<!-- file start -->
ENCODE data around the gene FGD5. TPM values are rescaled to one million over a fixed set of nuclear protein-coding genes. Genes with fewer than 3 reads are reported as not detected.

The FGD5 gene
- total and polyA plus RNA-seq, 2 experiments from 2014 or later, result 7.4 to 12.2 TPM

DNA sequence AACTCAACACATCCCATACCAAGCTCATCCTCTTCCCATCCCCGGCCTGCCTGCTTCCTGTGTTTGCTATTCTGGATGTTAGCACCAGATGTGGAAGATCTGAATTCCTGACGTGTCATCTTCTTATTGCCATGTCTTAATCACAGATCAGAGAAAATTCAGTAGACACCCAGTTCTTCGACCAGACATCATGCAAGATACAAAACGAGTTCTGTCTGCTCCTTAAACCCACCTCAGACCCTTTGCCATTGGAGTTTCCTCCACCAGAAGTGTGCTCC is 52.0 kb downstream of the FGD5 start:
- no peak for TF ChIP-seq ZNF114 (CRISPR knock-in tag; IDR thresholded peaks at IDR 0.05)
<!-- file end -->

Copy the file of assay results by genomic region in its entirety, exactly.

ENCODE data around the gene FGD5. TPM values are rescaled to one million over a fixed set of nuclear protein-coding genes. Genes with fewer than 3 reads are reported as not detected.

The FGD5 gene
- total and polyA plus RNA-seq, 2 experiments from 2014 or later, result 7.4 to 12.2 TPM

DNA sequence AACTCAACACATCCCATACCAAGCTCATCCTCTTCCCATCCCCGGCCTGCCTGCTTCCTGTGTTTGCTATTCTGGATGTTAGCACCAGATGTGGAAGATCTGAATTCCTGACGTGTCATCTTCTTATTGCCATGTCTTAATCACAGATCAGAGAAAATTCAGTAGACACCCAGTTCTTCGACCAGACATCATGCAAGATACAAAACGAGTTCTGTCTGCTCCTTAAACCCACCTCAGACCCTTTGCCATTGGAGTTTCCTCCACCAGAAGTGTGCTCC is 52.0 kb downstream of the FGD5 start:
- no peak for TF ChIP-seq ZNF114 (CRISPR knock-in tag; IDR thresholded peaks at IDR 0.05)